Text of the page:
By the author’s own admission this is not an exhaustive work. It, however, is a great way to introduce children (and even adults) to the complexities of one of the world’s oldest religion. The book introduces the basic concepts in an easy way so that children can understand it. Written in an easy narrative style you can almost imagine the author talking to you while you read. What saves the book from becoming too preachy or “Satsangi” is the language and the references to the current world. She gives examples to illustrate the main points, the examples are such that the children can identify with. She has tried (maybe sometimes too hard) to sound appropriately “teenagery”, making the book more relatable.

There is lots of fun trivia amidst the heavy duty concepts. Do look out for the connection with T.S.Eliot, the topic, “How West Was Won” ( which in it’s sub-context, also points out to the syncretism in India) and the ultimately cool one, about the movie Matrix! Such trivia and popular fiction references make the book more unique. The book does not stand aloof and isolated but co-relates to issues being faced in the world today, like fake news for instance.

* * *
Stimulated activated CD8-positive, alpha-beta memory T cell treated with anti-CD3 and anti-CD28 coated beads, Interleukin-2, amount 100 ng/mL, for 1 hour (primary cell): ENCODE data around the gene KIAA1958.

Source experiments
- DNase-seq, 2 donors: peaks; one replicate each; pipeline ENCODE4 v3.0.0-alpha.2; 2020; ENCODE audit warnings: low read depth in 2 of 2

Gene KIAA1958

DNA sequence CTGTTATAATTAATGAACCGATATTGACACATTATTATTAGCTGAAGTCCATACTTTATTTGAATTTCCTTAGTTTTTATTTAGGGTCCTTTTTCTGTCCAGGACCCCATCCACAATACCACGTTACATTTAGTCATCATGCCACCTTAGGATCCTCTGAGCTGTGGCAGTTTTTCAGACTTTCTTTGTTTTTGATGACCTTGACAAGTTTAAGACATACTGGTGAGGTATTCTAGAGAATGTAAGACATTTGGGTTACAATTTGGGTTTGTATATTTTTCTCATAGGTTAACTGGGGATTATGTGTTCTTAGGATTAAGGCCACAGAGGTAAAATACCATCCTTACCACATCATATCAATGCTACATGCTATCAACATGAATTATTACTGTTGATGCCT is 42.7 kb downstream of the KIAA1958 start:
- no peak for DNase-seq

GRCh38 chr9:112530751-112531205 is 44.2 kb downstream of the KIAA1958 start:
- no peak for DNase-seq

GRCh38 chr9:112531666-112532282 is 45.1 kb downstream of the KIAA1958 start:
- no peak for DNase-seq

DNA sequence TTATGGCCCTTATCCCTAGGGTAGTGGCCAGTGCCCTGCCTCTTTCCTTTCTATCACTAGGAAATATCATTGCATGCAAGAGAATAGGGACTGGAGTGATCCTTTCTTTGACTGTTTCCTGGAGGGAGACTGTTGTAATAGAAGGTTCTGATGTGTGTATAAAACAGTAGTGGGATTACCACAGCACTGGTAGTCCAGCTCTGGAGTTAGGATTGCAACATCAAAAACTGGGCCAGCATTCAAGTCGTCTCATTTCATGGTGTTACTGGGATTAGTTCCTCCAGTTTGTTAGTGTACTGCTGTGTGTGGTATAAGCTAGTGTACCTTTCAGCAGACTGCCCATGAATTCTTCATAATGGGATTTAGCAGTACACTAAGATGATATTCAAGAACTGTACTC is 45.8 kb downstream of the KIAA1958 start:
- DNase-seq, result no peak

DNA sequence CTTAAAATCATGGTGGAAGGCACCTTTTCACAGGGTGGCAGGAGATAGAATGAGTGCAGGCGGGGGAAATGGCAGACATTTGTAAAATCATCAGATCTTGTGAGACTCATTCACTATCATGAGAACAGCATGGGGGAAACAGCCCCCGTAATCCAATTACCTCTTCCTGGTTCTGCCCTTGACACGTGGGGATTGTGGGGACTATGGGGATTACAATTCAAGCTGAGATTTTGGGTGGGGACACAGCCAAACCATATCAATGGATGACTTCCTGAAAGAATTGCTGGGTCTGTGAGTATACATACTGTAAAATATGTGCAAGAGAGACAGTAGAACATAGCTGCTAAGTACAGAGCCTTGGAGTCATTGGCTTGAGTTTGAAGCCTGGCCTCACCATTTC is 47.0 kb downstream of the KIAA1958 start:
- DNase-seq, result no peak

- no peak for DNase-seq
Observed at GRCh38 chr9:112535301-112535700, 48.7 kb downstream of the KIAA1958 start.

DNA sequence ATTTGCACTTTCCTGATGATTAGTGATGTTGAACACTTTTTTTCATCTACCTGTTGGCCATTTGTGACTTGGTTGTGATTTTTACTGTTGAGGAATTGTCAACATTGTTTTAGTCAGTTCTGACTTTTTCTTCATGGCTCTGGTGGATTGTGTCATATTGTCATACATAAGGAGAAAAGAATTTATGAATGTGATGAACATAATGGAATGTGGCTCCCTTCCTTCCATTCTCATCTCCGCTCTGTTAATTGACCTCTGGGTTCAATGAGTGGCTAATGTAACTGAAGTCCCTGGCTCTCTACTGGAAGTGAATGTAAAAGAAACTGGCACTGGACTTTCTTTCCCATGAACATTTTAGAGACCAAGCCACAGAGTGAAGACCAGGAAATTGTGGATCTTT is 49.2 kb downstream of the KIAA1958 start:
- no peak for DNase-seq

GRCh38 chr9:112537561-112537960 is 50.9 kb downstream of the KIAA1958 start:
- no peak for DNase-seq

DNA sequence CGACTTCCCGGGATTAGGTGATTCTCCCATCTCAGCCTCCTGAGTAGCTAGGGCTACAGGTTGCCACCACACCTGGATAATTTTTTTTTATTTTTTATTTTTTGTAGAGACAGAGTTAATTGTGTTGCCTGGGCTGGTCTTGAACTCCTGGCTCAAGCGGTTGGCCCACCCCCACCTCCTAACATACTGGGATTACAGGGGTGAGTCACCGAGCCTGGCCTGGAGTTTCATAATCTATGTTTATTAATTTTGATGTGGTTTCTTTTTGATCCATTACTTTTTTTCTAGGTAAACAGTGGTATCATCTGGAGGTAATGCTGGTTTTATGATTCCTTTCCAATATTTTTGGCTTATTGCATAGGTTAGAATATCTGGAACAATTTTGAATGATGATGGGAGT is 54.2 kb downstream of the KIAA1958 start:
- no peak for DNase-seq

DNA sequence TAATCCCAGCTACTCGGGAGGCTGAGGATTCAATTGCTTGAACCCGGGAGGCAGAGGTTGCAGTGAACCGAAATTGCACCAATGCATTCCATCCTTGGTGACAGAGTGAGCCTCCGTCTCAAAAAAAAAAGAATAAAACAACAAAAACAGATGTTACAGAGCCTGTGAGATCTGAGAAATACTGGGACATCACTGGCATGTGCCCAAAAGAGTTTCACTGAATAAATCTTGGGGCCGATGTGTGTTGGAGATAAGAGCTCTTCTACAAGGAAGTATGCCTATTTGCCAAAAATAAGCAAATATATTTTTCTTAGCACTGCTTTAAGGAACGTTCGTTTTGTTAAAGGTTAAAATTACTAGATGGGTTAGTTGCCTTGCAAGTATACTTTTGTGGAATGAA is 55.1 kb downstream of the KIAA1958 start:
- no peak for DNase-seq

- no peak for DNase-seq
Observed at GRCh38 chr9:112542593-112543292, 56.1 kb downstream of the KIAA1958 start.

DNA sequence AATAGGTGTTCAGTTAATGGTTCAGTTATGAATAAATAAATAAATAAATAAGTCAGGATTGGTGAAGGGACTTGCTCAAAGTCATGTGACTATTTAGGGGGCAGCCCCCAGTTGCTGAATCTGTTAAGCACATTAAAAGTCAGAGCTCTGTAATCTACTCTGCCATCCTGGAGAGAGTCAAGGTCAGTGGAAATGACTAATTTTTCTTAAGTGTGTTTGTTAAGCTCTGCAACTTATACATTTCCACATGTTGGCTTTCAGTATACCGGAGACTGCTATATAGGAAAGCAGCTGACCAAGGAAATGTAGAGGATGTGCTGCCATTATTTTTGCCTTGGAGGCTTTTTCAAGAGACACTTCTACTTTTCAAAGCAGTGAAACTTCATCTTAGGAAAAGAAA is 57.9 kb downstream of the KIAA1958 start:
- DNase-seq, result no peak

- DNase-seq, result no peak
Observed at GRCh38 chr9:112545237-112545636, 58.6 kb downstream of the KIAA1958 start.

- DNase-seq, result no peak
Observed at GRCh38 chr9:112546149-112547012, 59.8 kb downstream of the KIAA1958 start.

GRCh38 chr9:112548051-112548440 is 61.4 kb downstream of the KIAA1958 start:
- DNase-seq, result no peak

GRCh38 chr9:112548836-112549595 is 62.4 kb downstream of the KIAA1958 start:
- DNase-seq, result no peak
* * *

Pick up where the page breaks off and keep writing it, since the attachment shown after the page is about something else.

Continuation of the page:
One of the drawbacks of this book (in fact, it is true for almost all recent books I have read on Hinduism) is the fact that the Sanskrit shlokas are in English. Sanskrit is hard enough, to read a shloka in English is even more difficult. The shlokas might be in English to make the books more approachable to people who cannot read Sanskrit and thus have a more global reach. However, I would prefer if the shlokas were printed in Devanagari script as well as in English. It will make it easier for people like us who can read Sanskrit and I do think it will add a musical cadence in reading the book. To be fair to the author she has translated the shlokas in English and given their meanings. In some instances, she has even given the pronunciation of the word.

Would I recommend this book? My answer will be an emphatic yes!!